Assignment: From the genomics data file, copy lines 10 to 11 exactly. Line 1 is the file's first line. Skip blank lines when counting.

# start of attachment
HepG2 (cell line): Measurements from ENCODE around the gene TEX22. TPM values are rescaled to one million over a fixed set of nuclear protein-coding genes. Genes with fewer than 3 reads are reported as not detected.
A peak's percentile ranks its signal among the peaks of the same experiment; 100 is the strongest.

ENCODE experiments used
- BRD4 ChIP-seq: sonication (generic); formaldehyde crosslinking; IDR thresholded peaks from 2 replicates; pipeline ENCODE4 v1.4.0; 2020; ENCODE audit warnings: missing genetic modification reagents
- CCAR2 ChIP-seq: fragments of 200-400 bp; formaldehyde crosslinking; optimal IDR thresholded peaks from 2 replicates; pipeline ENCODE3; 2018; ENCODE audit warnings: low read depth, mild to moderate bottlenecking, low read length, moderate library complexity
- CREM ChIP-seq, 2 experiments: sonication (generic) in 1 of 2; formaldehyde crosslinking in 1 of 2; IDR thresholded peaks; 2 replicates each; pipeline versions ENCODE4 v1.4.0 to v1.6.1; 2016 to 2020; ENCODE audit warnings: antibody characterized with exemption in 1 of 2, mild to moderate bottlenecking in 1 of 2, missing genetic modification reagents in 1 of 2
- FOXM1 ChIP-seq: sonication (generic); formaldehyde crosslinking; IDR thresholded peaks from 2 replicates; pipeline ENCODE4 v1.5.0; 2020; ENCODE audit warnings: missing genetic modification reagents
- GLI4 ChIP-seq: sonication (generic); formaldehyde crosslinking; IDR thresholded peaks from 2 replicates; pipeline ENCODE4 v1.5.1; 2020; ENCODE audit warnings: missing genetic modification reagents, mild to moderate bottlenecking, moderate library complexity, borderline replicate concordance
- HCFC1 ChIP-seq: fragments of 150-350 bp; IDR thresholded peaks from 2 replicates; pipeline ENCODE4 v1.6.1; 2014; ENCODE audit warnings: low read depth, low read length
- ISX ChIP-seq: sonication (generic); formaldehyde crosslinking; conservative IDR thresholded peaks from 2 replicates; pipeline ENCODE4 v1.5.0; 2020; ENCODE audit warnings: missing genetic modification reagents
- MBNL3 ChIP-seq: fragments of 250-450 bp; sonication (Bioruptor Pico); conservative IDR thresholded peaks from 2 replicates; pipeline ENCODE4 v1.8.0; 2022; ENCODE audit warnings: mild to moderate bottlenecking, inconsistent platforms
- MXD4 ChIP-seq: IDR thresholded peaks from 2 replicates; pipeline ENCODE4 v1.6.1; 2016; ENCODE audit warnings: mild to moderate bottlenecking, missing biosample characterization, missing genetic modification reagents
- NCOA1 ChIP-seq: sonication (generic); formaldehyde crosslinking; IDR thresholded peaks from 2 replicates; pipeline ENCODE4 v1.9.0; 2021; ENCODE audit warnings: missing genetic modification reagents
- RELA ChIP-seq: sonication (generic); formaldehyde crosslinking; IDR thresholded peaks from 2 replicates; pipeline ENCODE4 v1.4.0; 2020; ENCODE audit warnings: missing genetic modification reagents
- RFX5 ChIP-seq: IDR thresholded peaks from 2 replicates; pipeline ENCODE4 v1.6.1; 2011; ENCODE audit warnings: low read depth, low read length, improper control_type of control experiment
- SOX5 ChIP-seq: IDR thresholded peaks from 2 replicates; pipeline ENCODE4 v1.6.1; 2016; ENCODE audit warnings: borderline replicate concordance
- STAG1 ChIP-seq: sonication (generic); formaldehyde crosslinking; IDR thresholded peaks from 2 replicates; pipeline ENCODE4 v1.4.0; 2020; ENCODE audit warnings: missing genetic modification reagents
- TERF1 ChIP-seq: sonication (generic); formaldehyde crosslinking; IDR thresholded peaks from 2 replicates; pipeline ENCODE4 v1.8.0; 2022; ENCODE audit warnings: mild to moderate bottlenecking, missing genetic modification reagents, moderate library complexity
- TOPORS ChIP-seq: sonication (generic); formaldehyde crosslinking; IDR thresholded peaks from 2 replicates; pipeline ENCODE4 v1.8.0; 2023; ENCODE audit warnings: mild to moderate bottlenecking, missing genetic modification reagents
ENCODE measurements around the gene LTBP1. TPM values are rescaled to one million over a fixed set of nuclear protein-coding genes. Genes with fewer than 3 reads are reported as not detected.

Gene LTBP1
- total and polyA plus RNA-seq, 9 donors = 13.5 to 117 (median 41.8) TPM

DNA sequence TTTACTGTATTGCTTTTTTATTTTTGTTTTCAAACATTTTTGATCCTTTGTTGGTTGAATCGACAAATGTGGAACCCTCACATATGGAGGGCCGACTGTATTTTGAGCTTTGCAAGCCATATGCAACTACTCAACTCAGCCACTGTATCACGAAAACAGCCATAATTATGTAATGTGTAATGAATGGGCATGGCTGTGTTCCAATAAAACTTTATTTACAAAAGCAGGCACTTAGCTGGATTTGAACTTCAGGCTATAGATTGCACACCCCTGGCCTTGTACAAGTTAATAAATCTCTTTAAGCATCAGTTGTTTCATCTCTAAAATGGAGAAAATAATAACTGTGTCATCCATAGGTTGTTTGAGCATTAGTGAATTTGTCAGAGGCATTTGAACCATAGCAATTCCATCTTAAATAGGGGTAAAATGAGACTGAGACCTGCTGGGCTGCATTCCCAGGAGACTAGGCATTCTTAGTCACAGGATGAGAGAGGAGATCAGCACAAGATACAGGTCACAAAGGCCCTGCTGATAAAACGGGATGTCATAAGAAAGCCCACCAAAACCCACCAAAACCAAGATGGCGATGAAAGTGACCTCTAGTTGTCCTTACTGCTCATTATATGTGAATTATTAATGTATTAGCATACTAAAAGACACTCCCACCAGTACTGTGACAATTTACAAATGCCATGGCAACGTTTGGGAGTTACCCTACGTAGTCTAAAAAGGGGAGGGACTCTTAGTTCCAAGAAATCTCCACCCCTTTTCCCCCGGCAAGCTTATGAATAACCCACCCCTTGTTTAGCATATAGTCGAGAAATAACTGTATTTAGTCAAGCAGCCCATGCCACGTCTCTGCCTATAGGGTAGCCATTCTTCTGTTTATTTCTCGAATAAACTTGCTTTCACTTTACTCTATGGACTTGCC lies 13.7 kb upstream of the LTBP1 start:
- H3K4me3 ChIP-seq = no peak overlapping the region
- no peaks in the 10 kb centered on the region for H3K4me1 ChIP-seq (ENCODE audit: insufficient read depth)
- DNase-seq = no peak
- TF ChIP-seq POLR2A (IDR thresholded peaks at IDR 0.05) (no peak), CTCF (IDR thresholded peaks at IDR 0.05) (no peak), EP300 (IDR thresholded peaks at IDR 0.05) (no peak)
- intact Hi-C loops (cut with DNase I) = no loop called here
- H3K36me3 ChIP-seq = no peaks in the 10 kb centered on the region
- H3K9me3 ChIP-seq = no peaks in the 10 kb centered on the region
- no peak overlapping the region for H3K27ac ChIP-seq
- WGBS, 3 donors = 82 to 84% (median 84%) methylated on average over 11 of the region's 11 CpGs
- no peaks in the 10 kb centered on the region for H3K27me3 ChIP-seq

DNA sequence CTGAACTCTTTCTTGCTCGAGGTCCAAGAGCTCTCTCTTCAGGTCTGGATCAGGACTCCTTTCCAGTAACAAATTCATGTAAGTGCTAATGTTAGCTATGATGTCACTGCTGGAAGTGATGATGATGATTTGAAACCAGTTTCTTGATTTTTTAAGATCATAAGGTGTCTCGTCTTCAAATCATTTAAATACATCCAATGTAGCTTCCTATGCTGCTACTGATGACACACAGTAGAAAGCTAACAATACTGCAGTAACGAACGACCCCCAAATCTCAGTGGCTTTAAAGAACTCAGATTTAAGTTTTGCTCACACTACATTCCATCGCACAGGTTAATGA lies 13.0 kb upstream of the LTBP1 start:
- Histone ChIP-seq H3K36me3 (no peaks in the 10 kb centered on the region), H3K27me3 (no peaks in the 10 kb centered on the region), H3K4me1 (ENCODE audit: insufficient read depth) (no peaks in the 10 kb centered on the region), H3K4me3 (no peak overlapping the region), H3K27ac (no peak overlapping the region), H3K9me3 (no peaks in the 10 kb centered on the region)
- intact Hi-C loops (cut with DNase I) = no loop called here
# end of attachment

- ISX ChIP-seq: sonication (generic); formaldehyde crosslinking; conservative IDR thresholded peaks from 2 replicates; pipeline ENCODE4 v1.5.0; 2020; ENCODE audit warnings: missing genetic modification reagents
- MBNL3 ChIP-seq: fragments of 250-450 bp; sonication (Bioruptor Pico); conservative IDR thresholded peaks from 2 replicates; pipeline ENCODE4 v1.8.0; 2022; ENCODE audit warnings: mild to moderate bottlenecking, inconsistent platforms